- Anxiety attacks have a specific trigger. These might include worrying about an upcoming exam, problems at work, issues with your health, or a troubled relationship.
- Anxiety attacks are not considered a diagnosable condition.
- Anxiety attacks are less severe than panic attacks.
- These attacks only occur when someone is feeling anxious.
- It involves physical symptoms, including “knots in the stomach” or a racing heart.
These come on suddenly and involve intense and sometimes overwhelming fear. One primary difference between the two is there are various types of panic attacks. Panic attacks are accompanied by difficult physical symptoms, including shortness of breath, racing heartbeat, nausea, and vomiting.
The Diagnostic and Statistical Manual of Mental Disorders, Fifth Edition (DSM-5) explains that panic attacks are expected and unexpected. Unexpected panic attacks are caused by external stress like phobias. These can occur to anyone, but having more than one is a clear indicator you have a panic disorder.
Panic attacks consist of the following:
- Panic attacks do not have a specific trigger.
- Panic attacks often have severe symptoms.
- They can be a symptom of panic disorder, which is a diagnosable and treatable condition.
- They can occur when someone is feeling calm or anxious.
- Panic attacks can lead to physical symptoms and feelings of terror that are so intense that the individual loses total control and thinks they’re going to die.
- They can occur suddenly and unexpectedly, lasting anywhere from minutes to hours, although the adverse impact can persist.
Differences in Symptoms, How They Start, and Duration
While panic attacks and anxiety involve similar fear, pounding or racing heart, chest pain, lightheadedness, difficulty breathing, and irrational thoughts, they’re not the same. In panic attacks, these symptoms are much more severe, and the individual has a genuine feeling they’re going to die. Panic attacks are more likely to result in a person requiring medical attention as well, whereas an anxiety attack will rectify itself on its own.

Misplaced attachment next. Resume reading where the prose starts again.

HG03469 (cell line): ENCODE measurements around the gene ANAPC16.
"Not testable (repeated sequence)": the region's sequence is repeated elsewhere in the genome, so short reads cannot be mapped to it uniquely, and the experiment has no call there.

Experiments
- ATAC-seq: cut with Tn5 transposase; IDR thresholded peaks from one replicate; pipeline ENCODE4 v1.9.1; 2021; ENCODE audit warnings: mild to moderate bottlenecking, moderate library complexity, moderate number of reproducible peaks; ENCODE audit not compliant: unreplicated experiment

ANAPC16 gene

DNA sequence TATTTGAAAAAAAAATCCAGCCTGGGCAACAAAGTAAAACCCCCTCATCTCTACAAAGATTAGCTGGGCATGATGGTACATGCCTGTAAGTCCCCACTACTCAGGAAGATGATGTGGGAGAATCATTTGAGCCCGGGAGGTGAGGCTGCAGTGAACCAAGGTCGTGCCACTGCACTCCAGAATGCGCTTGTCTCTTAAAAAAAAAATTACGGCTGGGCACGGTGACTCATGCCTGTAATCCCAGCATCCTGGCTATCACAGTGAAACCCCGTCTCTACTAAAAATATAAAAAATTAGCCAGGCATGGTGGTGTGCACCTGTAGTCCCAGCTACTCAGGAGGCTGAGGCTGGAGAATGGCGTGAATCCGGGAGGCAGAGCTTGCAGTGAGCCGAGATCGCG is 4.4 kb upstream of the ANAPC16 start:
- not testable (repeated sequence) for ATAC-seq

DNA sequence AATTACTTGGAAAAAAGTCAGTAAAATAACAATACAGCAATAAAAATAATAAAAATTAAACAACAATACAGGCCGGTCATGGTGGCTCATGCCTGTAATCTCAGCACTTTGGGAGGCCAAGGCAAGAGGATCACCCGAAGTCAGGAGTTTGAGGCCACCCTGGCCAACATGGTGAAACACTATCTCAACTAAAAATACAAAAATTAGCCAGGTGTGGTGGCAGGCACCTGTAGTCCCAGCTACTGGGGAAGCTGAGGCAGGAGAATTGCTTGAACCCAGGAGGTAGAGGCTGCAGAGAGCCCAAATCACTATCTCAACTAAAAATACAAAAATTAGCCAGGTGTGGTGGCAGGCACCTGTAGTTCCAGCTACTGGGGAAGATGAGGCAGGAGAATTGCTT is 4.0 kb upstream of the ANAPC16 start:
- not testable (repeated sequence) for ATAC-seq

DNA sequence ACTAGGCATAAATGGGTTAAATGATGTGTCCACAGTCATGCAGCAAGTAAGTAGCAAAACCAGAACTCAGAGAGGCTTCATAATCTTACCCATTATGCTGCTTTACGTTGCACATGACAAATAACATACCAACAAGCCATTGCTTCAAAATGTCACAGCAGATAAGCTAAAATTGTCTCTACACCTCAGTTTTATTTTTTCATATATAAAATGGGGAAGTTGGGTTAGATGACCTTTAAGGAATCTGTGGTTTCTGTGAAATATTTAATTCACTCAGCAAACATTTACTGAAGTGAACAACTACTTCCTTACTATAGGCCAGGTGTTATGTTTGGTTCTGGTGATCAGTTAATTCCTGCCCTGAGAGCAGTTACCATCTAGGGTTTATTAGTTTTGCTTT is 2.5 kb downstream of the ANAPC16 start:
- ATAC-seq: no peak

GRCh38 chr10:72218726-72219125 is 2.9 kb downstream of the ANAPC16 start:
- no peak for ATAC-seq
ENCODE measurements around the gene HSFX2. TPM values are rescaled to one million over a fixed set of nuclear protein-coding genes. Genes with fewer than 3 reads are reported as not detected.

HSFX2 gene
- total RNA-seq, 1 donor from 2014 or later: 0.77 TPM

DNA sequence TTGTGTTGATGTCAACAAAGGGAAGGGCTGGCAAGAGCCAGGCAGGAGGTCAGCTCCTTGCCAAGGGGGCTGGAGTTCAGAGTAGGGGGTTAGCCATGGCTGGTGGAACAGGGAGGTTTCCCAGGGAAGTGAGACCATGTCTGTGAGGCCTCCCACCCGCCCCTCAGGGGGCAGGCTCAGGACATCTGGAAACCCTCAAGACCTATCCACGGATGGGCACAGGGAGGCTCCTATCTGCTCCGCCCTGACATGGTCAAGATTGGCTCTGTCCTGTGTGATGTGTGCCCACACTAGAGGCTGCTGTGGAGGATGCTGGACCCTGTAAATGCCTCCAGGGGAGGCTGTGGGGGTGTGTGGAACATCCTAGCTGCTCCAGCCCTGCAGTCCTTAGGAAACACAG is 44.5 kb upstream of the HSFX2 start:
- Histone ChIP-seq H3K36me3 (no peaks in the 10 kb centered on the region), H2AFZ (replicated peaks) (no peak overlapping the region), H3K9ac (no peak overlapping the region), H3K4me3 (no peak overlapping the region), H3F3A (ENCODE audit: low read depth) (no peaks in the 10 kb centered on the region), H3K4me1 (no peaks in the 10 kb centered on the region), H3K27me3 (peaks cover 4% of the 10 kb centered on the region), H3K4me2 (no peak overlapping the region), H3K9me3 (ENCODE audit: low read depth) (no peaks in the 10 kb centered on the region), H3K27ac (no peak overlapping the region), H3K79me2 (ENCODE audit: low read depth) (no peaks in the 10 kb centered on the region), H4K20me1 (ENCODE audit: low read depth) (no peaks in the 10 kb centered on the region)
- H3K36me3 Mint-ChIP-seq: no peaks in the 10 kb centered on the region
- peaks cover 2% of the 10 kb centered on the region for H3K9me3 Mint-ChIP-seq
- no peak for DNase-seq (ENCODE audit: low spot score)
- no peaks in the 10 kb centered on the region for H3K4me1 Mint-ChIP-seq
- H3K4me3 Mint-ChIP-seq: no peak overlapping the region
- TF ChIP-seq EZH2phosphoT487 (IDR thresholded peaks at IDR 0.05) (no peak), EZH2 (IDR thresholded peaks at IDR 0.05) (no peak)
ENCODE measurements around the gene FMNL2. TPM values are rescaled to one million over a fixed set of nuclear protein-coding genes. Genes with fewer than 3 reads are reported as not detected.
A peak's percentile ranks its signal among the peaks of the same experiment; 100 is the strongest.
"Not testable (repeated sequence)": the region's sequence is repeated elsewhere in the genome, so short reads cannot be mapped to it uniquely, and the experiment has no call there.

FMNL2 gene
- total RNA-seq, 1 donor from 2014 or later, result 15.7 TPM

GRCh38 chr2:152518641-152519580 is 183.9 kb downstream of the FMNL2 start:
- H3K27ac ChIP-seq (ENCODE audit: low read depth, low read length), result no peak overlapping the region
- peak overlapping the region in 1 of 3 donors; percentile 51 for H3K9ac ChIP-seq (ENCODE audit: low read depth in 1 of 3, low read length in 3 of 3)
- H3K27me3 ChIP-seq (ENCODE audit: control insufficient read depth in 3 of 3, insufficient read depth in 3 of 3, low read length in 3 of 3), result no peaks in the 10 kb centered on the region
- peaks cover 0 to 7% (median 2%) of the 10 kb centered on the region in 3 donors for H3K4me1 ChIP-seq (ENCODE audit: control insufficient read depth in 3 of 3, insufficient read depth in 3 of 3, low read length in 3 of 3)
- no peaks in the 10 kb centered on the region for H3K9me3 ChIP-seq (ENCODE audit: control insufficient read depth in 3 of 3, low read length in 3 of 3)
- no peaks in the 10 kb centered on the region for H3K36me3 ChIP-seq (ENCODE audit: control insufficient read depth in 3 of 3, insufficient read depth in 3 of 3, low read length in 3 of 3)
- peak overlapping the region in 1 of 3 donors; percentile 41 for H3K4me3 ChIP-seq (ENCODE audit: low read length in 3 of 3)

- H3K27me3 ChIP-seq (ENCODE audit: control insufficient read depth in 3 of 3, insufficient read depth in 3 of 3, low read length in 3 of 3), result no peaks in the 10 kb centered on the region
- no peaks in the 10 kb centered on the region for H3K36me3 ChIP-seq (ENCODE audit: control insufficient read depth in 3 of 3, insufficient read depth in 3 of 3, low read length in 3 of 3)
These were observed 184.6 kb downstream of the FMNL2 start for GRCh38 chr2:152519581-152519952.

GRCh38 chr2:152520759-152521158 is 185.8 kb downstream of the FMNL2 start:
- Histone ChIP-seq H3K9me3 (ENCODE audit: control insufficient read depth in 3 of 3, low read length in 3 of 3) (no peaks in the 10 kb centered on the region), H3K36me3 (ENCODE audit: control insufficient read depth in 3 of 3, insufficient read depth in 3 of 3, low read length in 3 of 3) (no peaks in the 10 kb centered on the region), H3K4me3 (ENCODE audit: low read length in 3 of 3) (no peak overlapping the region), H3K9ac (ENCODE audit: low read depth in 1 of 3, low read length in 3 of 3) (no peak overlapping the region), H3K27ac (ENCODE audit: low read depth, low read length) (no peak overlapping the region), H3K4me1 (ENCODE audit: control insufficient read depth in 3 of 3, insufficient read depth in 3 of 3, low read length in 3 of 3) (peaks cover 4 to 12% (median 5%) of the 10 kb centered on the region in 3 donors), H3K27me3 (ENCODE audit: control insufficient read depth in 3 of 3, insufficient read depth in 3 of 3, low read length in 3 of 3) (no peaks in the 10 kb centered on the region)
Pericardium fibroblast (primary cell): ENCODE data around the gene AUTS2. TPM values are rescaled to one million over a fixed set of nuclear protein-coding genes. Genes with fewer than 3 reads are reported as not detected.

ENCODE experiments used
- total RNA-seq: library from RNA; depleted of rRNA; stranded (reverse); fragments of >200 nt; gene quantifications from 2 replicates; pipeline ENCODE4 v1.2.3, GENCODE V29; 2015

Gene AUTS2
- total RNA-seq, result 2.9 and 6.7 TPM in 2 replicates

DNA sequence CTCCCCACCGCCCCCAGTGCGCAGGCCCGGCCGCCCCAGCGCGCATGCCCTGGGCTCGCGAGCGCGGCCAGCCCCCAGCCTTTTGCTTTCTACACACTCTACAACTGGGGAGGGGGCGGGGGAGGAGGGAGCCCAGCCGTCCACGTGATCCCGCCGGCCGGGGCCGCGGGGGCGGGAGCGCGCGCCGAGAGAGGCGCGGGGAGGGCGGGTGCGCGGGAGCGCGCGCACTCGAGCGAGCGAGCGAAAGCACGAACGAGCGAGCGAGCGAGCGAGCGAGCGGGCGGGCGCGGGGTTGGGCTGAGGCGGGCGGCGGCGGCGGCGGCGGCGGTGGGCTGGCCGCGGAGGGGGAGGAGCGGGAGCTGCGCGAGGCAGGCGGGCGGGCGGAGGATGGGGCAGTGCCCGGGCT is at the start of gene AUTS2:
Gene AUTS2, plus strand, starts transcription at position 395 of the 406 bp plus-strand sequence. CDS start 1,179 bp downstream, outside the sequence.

There is also a difference in how panic and anxiety attacks initiate. Anxiety is the response to a specific fear or worry and develops gradually. The individual is typically concerned at the outset. The symptoms can range from mild to severe, and there is a sense that if the problem is solved, there won’t be any further issues.
On the other hand, panic attacks tend to occur without warning. Also, there’s nothing you can do to prevent them. These can occur when someone is feeling calm or when they’re asleep. There is no obvious cause, and the level of fear far surpasses what’s necessary for that moment. The reaction is often unrelated to the situation.
While anxiety is tied to a specific situation, it builds up over time and persists for some time. Panic attacks show up suddenly, with symptoms peaking after 10 minutes and dissipating around 30 minutes after they show up. However, some effects can last longer. Anxiety does not typically peak in this fashion, but some people with anxiety can eventually develop panic attacks.
Unfortunately, some people will need treatment for anxiety and panic attacks. Below, we’ll discuss what you can do.
Treating Anxiety And Panic Attacks
Anxiety and panic disorders can be complex, but they are treatable with professional care. Treatment for anxiety disorders can involve medication, psychotherapies, or a combination of both. In many cases, panic disorders can be chronic and may worsen if left untreated. Because panic attacks can cause some physical symptoms, it’s important to speak with your doctor to rule out serious medical issues, such as heart disease.